If you were hoping for something about rhinos, or wine, then I’ve sold you short, I’m afraid. There is lunacy aplenty, however.
The heading is the name of an album by Man, one of my most favourite bands. Man are on my mind because I’m reading Deke Leonard’s books about them. And, while we were in Cambridge, I picked up the boxed set of the ‘Original Album Series’ in Fopp, featuring five classic Man live albums, including Live At The Padget Rooms, Penarth, and The Greasy Truckers Party, which was organised in part by my friend Matthew Trustman.
The thing about Man is that they straddle everything I love about rock’n’roll. When I say rock’n’roll, I mean all of rock music, which includes heavy metal, prog, actual rock’n’roll (now called rockabilly for some stupid reason), punk, disco, jazz fusion, pop – you name it, it’s rock’n’roll to those of us who’ve been in it a long time. Even those overblown, strutting public schoolboys Queen qualify, at the pop end.
Anyway Deke Leonard himself described Man as a rock’n’roll band, and if he says so, then that’s how it is.
The most important thing about Man is that they are Welsh. They play British-style proggy rock music, but they are massively influenced by the West Coast scene of the US – people like Quicksilver Messenger Service, Jefferson Airplane and the good ol’ Grateful Dead, who are THE band for me. Even more than Pink Floyd. Man, for me, have a bit of the very best of everything.
I was introduced to them by my old friend Debby Cooke (now Luxton) whose sister Janet was going out with a bloke called Dexter, who was into Man. Clear? Also, Ian Campbell, a near neighbour of ours who we used to give a lift to school – he was the same year as Steve – was a Man fan and, as I recall, saw them at Wycombe Town Hall.
Ian used to come and wait in our kitchen and I thought he was dead cool with his long hair and loon flares. Which made it all the worse when I came down for school in a lather of excitement about some new shoes I had to wear, which were possibly Wayfinders, with a compass in the heel. Anyway, I marched into the kitchen going, “new shoes, new shoes, new shoes” in a silly voice, only to find Ian standing there looking vaguely bemused. I never really recovered.
As usual it took me a long time finally to buy an album, and the one I bought is still a Desert Island Disc for me: Be Good To Yourself At Least Once A Day.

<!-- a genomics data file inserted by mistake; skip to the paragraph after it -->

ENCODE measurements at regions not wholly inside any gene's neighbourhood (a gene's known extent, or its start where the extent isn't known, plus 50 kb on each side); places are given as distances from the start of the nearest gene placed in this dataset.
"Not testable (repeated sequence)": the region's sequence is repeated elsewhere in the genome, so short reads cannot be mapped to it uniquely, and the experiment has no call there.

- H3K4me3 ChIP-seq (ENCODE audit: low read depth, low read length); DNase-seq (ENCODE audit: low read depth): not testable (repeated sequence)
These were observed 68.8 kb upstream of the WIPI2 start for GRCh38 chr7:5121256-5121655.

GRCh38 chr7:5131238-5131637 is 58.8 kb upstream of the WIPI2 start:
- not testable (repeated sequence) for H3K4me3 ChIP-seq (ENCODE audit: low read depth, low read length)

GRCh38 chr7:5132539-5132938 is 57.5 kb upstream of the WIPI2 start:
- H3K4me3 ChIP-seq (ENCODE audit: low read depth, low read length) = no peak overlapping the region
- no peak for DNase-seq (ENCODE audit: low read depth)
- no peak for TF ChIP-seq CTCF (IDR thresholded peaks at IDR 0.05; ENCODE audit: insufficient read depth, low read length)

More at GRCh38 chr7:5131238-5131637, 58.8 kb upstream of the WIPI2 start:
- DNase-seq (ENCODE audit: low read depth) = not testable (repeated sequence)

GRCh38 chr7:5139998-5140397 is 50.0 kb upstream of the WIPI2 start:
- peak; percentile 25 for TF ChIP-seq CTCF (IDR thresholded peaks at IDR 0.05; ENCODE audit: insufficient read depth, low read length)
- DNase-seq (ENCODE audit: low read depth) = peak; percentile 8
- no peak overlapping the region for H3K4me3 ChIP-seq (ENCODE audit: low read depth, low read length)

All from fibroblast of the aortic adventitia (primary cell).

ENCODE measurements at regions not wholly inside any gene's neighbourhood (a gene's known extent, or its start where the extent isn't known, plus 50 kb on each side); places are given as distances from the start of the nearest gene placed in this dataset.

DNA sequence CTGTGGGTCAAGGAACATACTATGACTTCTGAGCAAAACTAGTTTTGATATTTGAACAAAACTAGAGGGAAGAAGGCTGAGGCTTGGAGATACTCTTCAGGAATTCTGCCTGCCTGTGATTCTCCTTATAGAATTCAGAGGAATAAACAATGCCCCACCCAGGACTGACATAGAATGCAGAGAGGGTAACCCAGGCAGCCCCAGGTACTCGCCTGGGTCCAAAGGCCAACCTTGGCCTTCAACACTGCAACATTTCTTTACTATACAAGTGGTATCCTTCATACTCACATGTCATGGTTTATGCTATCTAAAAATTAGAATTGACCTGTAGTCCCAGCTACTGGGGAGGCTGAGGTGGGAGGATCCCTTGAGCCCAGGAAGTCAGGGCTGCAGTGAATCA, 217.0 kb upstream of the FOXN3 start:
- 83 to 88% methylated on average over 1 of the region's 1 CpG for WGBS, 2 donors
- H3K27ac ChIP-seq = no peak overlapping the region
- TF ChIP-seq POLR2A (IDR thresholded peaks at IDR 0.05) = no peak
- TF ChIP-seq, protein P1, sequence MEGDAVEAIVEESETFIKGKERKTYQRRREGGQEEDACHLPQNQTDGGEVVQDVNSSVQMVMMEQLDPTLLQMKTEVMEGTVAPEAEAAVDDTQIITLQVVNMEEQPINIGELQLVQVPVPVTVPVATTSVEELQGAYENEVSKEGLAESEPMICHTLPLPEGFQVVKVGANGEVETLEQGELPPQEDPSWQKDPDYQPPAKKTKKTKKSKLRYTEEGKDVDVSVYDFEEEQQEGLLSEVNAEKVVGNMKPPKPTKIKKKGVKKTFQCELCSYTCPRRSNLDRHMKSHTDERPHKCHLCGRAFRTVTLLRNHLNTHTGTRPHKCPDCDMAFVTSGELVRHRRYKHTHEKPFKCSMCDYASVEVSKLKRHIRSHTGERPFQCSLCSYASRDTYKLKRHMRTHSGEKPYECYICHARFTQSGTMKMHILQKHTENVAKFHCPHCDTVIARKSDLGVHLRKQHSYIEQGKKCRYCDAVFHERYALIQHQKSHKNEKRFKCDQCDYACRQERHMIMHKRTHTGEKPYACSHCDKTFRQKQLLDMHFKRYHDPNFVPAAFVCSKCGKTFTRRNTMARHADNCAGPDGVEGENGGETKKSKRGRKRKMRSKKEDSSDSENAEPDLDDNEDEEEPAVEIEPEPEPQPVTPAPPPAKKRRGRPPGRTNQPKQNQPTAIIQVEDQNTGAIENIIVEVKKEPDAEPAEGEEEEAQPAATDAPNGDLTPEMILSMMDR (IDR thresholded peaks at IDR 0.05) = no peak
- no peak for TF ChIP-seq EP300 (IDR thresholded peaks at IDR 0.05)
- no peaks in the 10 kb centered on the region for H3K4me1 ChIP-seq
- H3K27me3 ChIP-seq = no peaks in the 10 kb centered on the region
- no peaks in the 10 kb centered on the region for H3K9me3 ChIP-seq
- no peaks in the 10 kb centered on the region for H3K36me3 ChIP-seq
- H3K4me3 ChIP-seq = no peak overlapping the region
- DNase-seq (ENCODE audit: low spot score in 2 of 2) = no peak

What a wonderful name for an album. It has a fabulous cover and only four long tracks: C’mon, Keep On Crinting, Bananas, and Life On The Road. Bananas and C’Mon are both classic Man tracks.
One of the reasons it stands out for me is the sound. Warm, slightly fuzzy, but comfortable and friendly. Terry Williams’ drums especially have a soft but no less insistent sound that kind of defines the whole album.
It was recorded at Rockfield Studios, where a lot of my favourite albums were made, including Hawkwind’s Hall Of The Mountain Grill, and Kingdom Come’s Journey, two other Desert Island albums.
I’ve encountered bits of Man as I’ve pottered through my little music career. Storm Warning played the club in Swansea set up by Terry Williams and Clive John, and Pete Brown, who accidentally hired me as part of the Krissy Matthews Band, usually worked with Phil Ryan on keyboards. That’s not to say I MET Phil Ryan, or even depped for him, but I was aware of his presence when working with Pete. Phil was the man who played the signature solos on Bananas and C’Mon.
Ken Whaley, who toured with Man, including an ill-fated American tour, worked with my brother as a journalist for a while, on the Islington Gazette. He signed my recording of Man’s BBC In Concert session, which included the best version of Deke Leonard’s signature 7171551 I’ve ever heard. But again, I never actually met him.
Most recently, I met Deke Leonard, guitarist, singer, songwriter and chronicler of Man. Derek White (Storm Warning bass) and I travelled to Cardiff together to see Son Of Man, the band set up by George Jones, son of Micky, the man who was Man more than any other man. Deke was guesting with them.
Well they played some of my favourite songs, including Bananas and 7171551, and Deke was in fine form, even though he was in long-term ill-health. Afterwards, he signed two books for me and chatted to me like an old friend. A lovely feller. Not more than six months later, he was gone.
As he said that night (in a rich Llanelli accent that covers a multitude of oaths), “Why do the Gods always take the good ones? Why don’t they take Brian Ferry? Fuckin’ ‘ell…”
Funnily enough, Deke is not on Be Good To Yourself. It’s Micky Jones’ voice and guitar you hear soaring above things after Phil Ryan’s joyous solo on Bananas.
That was the thing about Man. People came and went, and went and came again and no one really cared. They just wanted to make music together. How lovely.